Winston hasn’t changed, and he hasn’t grown

by Gary Shelton on October 17, 2019 · 2 comments

in general

Winston has 68 interceptions in 62 games./STEVEN MUNCIE

Thursday, 4 a.m.

Excuse me, porter. This is my stop.

I know, I know. We're halfway to the destination. But here is where I get off. Here is where I depart the Jameis Winston Express.

We all have our departure points, don't we? A great many people have gotten off the train before me. A few stubbornly hang on.

But for me, this is it. This is the point where I decide that Winston will always be Winston. He'll sail along for a few games, and he'll make a few

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highlights, and you will think that the worst is over. And then he'll Winston again, and the other team will be running his pass back the wrong way. He'll fumble. He'll take a silly sack. He'll lose.

I tried, you know. I wanted to like Winston, despite his college troubles. I wanted to believe a better day was coming. Heck, he had enough arm. He was smart enough. He wanted to be good. I still believe all of those things.

But some men walk down a path and stub their toes. Jameis is one of those. He means will, and he tries hard. But it's not a league where meaning well and trying hard are the goals. It's a production league, and too many times, Jaimes produces the wrong result.

This should be said. It hasn't been all of his fault. The tragic flaw of the Bucs is that they draft a kid, and they expect him to be the best player on the darned field. They don't want him to be. part of winning; they want him to be the reason for winning. And bad offensive lines and the meager running games and the pedestrian coaching all catch up.

Looking back, the Bucs were worse on Vinny Testaverde than he was on them. Trent Dilfer will tell you he never got decent quarterback coaching here. Josh Freeman was a tease because the Bucs crumbled around him.

And if you're honest, you'd have to admit that Winston has had his moments, too. He is far and away the team's leading quarterback in 100-plus rating days. He's thrown for more yardage and more touchdowns than anyone else.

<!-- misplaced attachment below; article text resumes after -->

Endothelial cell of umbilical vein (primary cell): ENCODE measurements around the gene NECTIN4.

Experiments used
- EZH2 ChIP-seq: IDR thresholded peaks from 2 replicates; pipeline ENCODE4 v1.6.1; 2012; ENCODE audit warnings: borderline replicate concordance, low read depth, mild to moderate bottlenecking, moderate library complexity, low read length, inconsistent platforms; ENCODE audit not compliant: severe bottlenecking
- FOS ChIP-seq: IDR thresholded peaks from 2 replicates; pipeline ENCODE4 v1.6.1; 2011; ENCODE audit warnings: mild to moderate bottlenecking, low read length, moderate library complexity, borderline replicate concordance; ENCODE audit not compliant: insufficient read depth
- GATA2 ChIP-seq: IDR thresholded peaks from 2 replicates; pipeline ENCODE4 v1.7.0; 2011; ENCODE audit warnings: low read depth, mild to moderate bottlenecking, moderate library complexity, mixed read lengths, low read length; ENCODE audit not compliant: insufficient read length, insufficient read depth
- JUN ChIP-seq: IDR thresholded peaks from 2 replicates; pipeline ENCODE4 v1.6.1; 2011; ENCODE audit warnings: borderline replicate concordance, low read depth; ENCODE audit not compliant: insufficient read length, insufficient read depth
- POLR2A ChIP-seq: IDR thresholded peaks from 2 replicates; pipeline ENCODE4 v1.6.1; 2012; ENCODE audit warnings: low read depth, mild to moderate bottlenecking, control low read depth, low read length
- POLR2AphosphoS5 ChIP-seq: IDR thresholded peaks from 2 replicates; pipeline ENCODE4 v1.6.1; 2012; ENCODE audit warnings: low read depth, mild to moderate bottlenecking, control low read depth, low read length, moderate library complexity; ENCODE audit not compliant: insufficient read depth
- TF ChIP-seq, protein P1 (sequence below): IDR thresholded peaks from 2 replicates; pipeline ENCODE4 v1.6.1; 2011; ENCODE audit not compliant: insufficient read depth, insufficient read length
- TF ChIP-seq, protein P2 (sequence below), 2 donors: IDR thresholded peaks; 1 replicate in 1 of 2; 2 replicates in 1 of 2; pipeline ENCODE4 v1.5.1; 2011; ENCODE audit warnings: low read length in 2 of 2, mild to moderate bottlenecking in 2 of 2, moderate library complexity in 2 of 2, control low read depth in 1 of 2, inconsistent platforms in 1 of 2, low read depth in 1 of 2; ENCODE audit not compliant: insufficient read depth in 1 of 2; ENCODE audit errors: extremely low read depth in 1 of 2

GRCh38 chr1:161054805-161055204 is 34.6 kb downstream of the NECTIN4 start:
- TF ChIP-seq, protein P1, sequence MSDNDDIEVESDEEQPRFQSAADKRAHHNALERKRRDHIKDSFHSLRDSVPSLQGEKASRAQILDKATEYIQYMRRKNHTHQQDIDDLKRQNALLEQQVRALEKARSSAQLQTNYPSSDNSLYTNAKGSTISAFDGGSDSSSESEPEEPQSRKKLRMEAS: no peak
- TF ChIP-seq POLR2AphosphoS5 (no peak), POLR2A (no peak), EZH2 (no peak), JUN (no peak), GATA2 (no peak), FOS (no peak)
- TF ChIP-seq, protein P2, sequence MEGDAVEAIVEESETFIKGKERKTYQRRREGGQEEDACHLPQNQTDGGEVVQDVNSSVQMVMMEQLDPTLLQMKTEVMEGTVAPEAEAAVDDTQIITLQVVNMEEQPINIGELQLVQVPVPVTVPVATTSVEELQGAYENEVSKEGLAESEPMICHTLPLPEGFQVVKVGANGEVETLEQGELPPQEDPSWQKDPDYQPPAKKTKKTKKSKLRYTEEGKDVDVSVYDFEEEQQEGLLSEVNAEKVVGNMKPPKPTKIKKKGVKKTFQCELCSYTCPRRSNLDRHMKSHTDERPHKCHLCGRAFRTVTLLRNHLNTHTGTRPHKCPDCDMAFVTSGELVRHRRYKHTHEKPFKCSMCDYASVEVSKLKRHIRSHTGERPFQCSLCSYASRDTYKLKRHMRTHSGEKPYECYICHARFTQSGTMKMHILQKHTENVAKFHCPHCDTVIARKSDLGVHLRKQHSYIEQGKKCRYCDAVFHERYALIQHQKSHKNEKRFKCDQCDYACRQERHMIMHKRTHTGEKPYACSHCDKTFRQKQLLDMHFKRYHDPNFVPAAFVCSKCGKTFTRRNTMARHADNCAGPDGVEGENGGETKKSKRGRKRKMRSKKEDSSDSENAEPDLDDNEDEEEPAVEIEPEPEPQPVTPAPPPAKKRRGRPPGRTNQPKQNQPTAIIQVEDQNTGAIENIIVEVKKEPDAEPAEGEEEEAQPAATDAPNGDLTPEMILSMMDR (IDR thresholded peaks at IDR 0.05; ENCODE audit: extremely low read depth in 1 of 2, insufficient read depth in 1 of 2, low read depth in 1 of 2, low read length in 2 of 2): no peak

But interceptions on are him like fleas on a hound. He's played 62 games, and he's thrown 68 picks. Add in his 43 fumbles, and he's had more than 100 turnovers in his career.

And winning? He's won eight games in three seasons. That's not enough.

Bruce Arians was supposed to change all of this, remember. Arians is the quarterback whisperer, the guy who turns careers around. But you can almost see Arians' eyes growing wider with the chaos in front of him. A whisper won't do the trick this time. A shout won't do it, either.

Let's don't fool ourselves. A lot of quarterbacks have simply rotten afternoons. That's part of the game. But do they have four four-interception days in five years? Yes, Winston is capable of putting up 55 points against the Rams, but he's capable of gift-wrapping points for the other team, too. The latter happens more times than the former.

And here's the thing, too. Other quarterbacks get better. I've written a lot about how many interceptions that Peyton Manning threw in his first five years (100). But in his next five, he threw 65. That's progress.

History is filled with quarterbacks who threw too many away. Joe Namath was an interception machine. Brett Favre threw too many. Terry Bradshaw threw too many. George Blanda. John Hadl.

But the game has changed. Quarterbacks can throw the ball out of bounds these days. Defensive backs can't mug receivers as much. Holding has been liberalized.

And the best quarterbacks protect the ball.

After a loss, Winston says the right things. That it can't happen. That he has do better. But is ball protection enough of a priority with him? No, I'm not talking about the plays when his arm is hit, or when it bounces off a receiver's hands, or even when he's making a desperation throw late in a loss.

But there are times Winston simply throw the ball to the wrong guy. It's an invitation to defeat.

Hey, I'd love -- in a year or two -- to write that I was wrong, that Winston was worth salvaging. That one morning, it occurred to him he was throwing his career to the wrong team and that he worked to stop it.

For now, I've seen enough. He needs a turnaround, not another turnover.

So what do the Bucs do? What can they do? Without an experienced alternative, they have to ride it out. They have to hope that, this time, unlike all the other times, the message gets through to Winston.

Otherwise, as bad as it sounds, they have to consider starting over.


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